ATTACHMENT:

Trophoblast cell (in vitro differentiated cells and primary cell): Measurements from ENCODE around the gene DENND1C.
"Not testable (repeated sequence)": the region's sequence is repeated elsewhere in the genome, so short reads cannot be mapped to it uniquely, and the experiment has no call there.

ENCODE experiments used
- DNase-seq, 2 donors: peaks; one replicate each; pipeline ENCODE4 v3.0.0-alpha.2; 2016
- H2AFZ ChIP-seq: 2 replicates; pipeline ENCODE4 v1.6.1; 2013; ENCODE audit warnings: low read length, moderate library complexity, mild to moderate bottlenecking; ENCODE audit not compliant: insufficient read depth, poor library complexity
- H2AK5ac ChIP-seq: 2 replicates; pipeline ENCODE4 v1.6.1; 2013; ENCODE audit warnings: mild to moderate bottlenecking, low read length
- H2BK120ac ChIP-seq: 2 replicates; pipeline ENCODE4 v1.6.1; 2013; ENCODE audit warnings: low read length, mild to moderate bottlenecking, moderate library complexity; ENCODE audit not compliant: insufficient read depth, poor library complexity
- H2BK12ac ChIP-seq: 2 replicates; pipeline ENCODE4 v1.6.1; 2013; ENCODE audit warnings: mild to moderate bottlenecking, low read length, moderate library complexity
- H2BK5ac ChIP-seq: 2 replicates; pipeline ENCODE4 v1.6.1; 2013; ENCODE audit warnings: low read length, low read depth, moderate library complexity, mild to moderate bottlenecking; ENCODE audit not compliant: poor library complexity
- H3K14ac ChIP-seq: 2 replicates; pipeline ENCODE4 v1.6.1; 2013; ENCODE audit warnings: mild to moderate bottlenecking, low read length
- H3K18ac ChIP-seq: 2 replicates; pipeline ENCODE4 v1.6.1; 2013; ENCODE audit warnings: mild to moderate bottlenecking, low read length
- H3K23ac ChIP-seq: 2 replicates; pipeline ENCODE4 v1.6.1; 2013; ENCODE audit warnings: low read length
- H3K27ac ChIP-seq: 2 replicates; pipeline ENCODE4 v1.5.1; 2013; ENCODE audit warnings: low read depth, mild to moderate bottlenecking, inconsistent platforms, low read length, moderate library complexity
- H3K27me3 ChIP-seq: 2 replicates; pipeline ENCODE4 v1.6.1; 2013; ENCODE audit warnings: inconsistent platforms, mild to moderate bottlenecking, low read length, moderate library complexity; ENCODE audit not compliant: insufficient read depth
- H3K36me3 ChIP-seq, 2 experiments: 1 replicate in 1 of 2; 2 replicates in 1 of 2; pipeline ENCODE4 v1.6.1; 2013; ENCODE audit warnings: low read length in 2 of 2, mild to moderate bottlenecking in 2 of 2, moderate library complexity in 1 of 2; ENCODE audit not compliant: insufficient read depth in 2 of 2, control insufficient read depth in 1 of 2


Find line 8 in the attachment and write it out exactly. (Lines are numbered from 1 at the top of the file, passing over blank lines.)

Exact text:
- H2BK12ac ChIP-seq: 2 replicates; pipeline ENCODE4 v1.6.1; 2013; ENCODE audit warnings: mild to moderate bottlenecking, low read length, moderate library complexity